The tube is fiberglass. The focuser (on mine anyway) is great quality, and JMI sells a moto-focus addition that is the best accessory I ever got for that scope.

Also, look for the Meade #47M dual-axis drive controller add-on. Well worth the money. Or, the advice about a goto mount is good, but don't lose that great, solid old Meade GEM.

Mine has a black pier; my older 628C has a silver pier, and has the manual RA knob on top of the motor (not there on the 826). That should help a little to date it. Mine also came with a fine 8x50 finderscope with helical focuser; some models have the cheaper 6x30.

The 826C is a wonderful scope. The opposition of Mars is fantastic through that scope, and it takes 300x-400x well without image breakdown, if collimation and atmosphere cooperate. If I had to get rid of all my scopes but one, I'd keep the 826C, no need to even think about it.

#15 DJD57

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Posted 17 May 2011 - 08:14 PM

rick i had a friend tha thad one it,s optics are awesome and i have the smaller meade 628 6f/8 i find is as good but only a 6 inch dale

#16 826C $

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Posted 17 May 2011 - 08:28 PM

Wow Rick! That's high praise. I'm glad to hear about what magnification is possible with this scope as I only have a 25mm eyepiece. I'm glad to hear about the motor as well. Thanks for all your help!

#17 DJD57

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Posted 17 May 2011 - 08:31 PM

you have a good one and gthey were mostly very good on there quality control on there mirrors back then dale

#18 tim53

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Posted 17 May 2011 - 09:35 PM

By 1988 Meade was making their own mirrors. The early Newts had Coulter mirrors in them. Also, I'm not aware that Meade ever used fiberglass tubes. When I was there, they were fiberlite - resin-impregnated paper tubes. The early ones were nicely sanded and glossy painted, so seams didn't show on the outside.

-Tim.

#19 Rick Woods

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Posted 18 May 2011 - 01:12 AM

Also, I'm not aware that Meade ever used fiberglass tubes. When I was there, they were fiberlite - resin-impregnated paper tubes. The early ones were nicely sanded and glossy painted, so seams didn't show on the outside.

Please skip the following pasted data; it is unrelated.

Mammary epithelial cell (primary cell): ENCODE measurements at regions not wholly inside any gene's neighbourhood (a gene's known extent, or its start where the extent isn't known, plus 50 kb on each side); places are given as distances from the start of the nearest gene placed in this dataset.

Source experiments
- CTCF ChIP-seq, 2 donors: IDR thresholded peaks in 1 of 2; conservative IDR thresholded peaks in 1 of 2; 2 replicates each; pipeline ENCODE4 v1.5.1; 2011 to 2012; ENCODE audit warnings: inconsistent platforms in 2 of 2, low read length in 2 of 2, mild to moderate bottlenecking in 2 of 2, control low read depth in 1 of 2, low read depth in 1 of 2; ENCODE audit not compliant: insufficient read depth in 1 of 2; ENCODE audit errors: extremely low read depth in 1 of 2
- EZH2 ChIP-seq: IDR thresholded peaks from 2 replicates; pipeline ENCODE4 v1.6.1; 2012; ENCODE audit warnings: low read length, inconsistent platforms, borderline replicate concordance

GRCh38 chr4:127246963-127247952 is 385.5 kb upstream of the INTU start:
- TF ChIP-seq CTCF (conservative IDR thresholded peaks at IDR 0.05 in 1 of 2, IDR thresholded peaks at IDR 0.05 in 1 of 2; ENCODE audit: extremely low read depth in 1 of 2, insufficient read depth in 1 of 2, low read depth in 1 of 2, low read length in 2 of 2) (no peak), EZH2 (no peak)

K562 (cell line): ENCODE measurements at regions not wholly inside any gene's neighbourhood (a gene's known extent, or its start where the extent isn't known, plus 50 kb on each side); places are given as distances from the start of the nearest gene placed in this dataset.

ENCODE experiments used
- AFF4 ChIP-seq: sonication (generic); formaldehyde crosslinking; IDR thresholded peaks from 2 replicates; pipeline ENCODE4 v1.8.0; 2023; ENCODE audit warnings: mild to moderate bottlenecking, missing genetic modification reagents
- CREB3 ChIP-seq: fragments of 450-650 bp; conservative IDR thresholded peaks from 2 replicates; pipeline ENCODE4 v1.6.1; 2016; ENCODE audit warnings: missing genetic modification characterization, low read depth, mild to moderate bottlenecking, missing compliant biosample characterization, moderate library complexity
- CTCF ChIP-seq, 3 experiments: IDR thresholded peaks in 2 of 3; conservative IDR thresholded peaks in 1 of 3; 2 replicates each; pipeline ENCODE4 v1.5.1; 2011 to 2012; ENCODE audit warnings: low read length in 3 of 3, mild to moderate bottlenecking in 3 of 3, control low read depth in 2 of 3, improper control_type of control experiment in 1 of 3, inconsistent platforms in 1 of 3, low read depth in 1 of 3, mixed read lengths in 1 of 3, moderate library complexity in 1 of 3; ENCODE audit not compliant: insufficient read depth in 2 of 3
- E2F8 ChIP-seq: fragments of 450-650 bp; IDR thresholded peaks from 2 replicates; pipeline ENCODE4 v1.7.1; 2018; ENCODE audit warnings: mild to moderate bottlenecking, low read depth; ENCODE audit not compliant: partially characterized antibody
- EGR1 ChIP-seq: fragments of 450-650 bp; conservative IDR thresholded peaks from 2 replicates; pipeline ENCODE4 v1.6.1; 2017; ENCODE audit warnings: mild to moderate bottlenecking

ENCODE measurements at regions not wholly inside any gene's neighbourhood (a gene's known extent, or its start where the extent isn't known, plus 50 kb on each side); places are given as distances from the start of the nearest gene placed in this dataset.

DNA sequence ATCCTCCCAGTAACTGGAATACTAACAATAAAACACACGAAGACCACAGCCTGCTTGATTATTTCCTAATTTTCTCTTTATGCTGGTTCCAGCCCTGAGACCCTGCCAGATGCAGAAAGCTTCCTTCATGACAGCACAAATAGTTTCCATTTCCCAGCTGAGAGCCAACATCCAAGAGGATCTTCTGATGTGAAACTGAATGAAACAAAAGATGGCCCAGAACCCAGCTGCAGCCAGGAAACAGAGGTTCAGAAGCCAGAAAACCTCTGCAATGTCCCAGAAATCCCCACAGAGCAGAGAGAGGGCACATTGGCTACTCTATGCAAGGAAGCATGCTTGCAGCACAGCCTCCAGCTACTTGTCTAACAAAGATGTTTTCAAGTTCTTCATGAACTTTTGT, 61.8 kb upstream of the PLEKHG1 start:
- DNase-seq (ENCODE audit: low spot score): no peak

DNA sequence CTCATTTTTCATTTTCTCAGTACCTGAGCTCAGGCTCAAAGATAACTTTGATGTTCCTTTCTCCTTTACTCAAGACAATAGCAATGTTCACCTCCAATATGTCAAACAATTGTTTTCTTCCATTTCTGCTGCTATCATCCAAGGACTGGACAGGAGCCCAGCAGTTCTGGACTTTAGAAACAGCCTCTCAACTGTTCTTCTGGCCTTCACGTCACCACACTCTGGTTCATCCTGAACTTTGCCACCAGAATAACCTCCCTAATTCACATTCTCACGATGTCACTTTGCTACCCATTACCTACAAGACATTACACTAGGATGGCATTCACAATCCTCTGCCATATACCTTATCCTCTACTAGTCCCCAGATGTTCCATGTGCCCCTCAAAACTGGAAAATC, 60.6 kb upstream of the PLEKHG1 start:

OK, I'll buy that, that's probably what mine is. It's definitely not the sonotube used later. Whatever it's made of, it's a nice, smooth, strong tube.

#20 DJD57

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Posted 18 May 2011 - 06:15 AM

tim i have a early one that looks fiberglass but is not and it,s the 628 6f/8? i thought that coulter had a bad reputation on making mirrors? if mine was from coulter it is a good one dale

#21 DJD57

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Posted 18 May 2011 - 06:16 AM

rick it looks fiberglass but it isn,t i have the smaller 6f/8 628 boy i did not know the early ones came from coulter????? dale

#22 tim53

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Posted 18 May 2011 - 09:22 AM

Like I said somewhere else on here, Meade didn't have an optical shop when they were in Costa Mesa. They did when I went back to work for them for a few months in late 1981 - early 1982, when they'd moved to the larger Irvine facility. Coulter mirrors were decent at least before they started making the Oddities.

-Tim.

#23 JIMZ7

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Posted 18 May 2011 - 10:07 AM

I don't have this scope anymore but about 5 years ago I got one along with mount and eyepieces at a garage sale for $100. I had to blowout about 1/16 inch of dust from the inside of tube and mirror--later had to scrub the tube-carefully clean the mirror. I flocked the entire tube inside and was ready to view. The contrast and sharpness was really stunning even though I didn't use a curved 3-vane spider. It was one scope I should of kept!

Jim

#24 gelkin

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Posted 18 May 2011 - 11:12 AM

I had one for a few years. Can't say anything bad about it. I liked it as a matter of fact. Not a sharp as my current Cave, but good. I really liked the tube rings. You could rotate it or adjust length wise to balance a camera or solar filter. Just loosen the rings enough to let the tube slip, sliiide away. I could also take it out the door in one piece (carefully). That was before the drive corrector was added.

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#25 Rick Woods

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Posted 18 May 2011 - 02:19 PM

Aha! That's the #47M dual axis drive corrector. Beautiful looking example!
That's the same finder as I have, too. And the accessory shelf. The only differences are, my pier is black, and my wheely-bar thing is homemade from casters, 2x4's and plumbers tape. (And I made a second shelf to hold the corrector, so I can use the eyepiece holes in the main shelf).
I've never regretted getting all the available accessories when they were available.

I heard that Meade stole a lot of Tom Cave's optical people when Cave was ill one time. Could be, yours dates before that happened; Or, conversely, mine may not be as perfect as I think it is (but I sure think it is!)